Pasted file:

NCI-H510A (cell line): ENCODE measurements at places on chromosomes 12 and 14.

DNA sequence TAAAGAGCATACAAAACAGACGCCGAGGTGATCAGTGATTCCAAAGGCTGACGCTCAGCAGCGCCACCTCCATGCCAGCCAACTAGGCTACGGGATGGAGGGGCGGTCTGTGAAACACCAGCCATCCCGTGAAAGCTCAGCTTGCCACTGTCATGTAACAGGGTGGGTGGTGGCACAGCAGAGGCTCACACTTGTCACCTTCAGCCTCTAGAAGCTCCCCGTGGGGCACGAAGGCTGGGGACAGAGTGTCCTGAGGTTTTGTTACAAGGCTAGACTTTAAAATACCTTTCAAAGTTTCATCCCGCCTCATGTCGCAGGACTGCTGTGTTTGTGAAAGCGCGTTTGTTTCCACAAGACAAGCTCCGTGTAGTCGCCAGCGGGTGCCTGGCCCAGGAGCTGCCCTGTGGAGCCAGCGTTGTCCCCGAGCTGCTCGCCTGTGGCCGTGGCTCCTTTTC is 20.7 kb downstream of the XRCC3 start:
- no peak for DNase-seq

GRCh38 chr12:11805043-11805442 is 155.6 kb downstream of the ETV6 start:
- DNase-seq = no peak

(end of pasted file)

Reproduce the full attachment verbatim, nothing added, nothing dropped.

NCI-H510A (cell line): ENCODE measurements at places on chromosomes 12 and 14.

DNA sequence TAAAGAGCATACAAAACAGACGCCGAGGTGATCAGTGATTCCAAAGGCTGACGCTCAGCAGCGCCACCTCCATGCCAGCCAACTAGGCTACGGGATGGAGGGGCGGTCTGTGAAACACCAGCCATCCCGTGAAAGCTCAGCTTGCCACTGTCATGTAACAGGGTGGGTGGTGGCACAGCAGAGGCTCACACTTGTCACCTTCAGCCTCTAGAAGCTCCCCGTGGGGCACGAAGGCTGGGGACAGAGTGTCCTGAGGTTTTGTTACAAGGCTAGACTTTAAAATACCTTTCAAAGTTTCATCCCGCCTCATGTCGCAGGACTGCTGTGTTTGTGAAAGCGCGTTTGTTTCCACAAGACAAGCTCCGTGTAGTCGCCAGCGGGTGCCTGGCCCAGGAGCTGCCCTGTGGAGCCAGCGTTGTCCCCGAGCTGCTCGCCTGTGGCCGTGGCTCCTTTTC is 20.7 kb downstream of the XRCC3 start:
- no peak for DNase-seq

GRCh38 chr12:11805043-11805442 is 155.6 kb downstream of the ETV6 start:
- DNase-seq = no peak